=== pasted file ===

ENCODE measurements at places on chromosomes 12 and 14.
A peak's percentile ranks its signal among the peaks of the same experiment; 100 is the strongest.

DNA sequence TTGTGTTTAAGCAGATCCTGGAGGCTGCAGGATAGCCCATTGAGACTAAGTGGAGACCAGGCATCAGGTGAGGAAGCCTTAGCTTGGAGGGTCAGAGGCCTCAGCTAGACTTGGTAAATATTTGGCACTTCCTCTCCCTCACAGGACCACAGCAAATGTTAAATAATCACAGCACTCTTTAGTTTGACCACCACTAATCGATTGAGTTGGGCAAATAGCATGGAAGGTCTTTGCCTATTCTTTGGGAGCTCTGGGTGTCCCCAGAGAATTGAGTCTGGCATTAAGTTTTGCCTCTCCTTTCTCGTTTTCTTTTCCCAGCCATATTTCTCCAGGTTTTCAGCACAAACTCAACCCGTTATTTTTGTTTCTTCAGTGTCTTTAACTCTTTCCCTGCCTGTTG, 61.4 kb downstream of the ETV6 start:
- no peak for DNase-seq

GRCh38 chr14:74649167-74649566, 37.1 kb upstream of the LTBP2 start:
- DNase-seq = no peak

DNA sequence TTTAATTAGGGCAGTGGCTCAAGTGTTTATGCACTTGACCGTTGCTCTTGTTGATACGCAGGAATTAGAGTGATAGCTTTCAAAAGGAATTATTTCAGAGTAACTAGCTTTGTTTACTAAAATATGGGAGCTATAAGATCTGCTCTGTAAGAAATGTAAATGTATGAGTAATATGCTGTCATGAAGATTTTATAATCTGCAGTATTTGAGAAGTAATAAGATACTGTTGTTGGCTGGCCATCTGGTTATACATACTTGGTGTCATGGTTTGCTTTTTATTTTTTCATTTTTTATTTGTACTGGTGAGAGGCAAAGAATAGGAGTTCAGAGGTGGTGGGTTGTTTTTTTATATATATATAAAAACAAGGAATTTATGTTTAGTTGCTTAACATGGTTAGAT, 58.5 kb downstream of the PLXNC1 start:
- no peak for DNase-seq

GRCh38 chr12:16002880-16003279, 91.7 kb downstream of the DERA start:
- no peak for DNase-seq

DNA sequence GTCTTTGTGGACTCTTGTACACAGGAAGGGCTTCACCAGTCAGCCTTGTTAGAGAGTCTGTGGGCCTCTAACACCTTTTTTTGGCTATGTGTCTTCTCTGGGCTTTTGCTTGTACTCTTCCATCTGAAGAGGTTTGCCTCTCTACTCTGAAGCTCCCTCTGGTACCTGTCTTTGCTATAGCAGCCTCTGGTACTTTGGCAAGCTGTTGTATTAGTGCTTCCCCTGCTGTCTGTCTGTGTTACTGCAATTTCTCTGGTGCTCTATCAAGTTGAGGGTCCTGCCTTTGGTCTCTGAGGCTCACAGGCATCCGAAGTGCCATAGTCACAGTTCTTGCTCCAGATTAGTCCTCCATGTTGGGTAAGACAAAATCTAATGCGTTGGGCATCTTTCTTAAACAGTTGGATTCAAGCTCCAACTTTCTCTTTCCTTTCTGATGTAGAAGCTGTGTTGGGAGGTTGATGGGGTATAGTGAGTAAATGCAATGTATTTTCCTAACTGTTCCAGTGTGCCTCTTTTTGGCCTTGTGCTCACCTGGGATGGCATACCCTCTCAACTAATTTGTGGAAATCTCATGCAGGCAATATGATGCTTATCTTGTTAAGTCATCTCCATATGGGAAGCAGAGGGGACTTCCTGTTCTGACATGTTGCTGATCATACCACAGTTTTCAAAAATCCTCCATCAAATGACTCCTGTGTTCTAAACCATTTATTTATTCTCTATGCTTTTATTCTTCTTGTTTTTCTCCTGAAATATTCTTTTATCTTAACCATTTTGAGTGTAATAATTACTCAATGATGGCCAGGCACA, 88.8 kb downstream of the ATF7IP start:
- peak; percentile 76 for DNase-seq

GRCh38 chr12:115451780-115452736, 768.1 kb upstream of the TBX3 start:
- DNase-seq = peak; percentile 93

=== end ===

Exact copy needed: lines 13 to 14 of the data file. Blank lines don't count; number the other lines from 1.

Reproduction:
GRCh38 chr12:115451780-115452736, 768.1 kb upstream of the TBX3 start:
- DNase-seq = peak; percentile 93